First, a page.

The government is taking steps to woo US tech firms into making the UK their international headquarters.
The Prime Minister's digital advisor, Baroness Joanna Shields, will bang the drum for the United Kingdom with the HQ-UK project, as she prepares to roll out the red carpet for American businesses.
The initiative will provide a concierge service for US tech companies, helping out with advice to speed up visa applications, bestowing staff with priority status at border control checkpoints, and offering faster access to UK bank accounts.
It will also support US efforts to incorporate their companies in the UK, where they can take advantage of a 120 billion "internet economy", according to the government, and follows Mayor of London Boris Johnson clamouring to channel US investment into UK startups this week.
Shields said: "Nowhere beats the UK as an international hub for tech companies who are looking to thrive, innovate and grow.
"As someone who has spent 25 years operating on both sides of the Atlantic, I have no hesitation in saying the UK is now the best place to build a global business."
She also pointed to the strong startup clusters present around the UK, and initiatives to build digital skills by introducing coding to the national curriculum.
For companies who want to bring exceptional talent from outside of the EU, the UK offers a number of specialist visas, including the Exceptional Talent Visa for highly skilled tech talent, as well as entrepreneur and investor visas.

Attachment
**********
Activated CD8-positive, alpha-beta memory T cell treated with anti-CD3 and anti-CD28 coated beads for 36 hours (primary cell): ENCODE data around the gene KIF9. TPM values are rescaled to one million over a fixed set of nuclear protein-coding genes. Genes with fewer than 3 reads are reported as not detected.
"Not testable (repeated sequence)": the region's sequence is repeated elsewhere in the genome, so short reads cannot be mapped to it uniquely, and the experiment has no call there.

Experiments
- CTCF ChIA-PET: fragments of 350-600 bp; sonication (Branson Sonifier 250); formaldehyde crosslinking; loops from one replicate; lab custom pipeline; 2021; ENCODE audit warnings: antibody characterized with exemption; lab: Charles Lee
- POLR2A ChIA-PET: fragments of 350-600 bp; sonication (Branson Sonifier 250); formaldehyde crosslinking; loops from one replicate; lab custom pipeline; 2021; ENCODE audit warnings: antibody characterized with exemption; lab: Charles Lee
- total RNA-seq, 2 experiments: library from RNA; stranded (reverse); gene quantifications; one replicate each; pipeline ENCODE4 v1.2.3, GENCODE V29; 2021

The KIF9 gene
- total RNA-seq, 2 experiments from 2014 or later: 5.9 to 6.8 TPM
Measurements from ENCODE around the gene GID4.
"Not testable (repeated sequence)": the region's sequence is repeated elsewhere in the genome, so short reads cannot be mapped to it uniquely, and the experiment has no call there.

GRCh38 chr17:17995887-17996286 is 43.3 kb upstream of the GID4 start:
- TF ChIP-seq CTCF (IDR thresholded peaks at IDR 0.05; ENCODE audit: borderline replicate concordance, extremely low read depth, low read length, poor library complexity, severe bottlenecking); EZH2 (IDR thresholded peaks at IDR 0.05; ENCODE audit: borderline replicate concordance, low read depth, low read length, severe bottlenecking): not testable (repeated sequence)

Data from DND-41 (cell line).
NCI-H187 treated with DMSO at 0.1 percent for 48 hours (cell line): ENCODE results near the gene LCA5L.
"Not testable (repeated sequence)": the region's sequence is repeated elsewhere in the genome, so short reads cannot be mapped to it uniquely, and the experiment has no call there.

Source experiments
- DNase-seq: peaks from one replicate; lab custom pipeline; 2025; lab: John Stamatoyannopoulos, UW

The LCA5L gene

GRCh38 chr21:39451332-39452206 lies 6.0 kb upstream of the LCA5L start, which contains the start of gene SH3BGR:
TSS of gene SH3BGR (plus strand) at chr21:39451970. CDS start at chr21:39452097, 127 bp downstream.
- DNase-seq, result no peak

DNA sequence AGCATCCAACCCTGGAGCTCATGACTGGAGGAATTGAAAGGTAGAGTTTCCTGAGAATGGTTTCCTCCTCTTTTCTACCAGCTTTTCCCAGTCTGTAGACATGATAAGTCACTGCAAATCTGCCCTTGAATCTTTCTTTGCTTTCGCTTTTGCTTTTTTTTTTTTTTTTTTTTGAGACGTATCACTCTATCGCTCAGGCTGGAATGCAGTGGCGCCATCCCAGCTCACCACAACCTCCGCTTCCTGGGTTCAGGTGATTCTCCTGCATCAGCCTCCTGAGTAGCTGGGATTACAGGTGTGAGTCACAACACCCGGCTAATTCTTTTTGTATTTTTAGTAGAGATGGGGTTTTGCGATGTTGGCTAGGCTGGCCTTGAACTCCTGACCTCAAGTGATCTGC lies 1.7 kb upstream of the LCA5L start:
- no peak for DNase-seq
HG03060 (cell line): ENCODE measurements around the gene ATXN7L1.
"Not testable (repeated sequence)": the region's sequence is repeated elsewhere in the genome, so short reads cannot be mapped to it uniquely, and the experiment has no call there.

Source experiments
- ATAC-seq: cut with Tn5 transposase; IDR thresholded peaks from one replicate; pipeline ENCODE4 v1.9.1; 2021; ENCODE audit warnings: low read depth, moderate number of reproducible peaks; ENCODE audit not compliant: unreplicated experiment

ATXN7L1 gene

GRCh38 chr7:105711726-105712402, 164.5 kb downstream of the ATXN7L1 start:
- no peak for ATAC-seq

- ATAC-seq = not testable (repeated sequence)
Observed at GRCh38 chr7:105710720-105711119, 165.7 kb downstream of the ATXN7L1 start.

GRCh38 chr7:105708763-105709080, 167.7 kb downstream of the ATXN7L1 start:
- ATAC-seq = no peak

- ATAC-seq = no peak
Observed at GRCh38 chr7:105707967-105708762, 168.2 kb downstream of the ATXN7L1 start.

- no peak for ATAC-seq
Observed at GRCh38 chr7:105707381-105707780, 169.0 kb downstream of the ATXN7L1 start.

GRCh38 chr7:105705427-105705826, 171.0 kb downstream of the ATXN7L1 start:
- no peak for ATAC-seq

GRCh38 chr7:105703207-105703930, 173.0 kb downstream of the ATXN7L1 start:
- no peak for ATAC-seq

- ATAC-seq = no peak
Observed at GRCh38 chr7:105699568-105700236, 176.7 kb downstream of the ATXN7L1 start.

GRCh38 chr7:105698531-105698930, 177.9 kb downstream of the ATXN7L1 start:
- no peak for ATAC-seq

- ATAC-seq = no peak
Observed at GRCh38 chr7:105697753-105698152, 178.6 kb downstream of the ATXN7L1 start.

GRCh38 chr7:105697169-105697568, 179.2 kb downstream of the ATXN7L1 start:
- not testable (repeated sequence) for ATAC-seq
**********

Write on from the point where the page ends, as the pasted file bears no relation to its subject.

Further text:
The move comes as the UK competes with Dublin to become the number one destination for US tech firms to set up their international headquarters.
Facebook, Google and Apple all run their international operations from Dublin, as do Cisco, eBay, Dropbox and Amazon.
This is largely down to Ireland's 12.5 per cent corporation tax rate, compared to the UK's 20 per cent rate, due to come in force in April.
However, the UK rate has dropped down from 28 per cent in 2010 and from 21 per cent in 2014.
The government says it's the lowest rate in the G7 and joint lowest in the G20, while the Patent Box legislation is meant to reward innovation by levying just 10 per cent tax on income derived from UK or US patents.
However, this overlooks the controversial Google Tax' (the Diverted Profits Tax) announced in last year's Autumn Statement, which is the government's proposed method of raising money from sales made in the UK by companies based abroad, such as Google, Apple, Amazon and Facebook, the income of which is then diverted away from the UK.
While it's meant to address legal tax avoidance tactics used by big companies, the UK would be the first place to make such a move if it introduces the tax as planned on 1 April.
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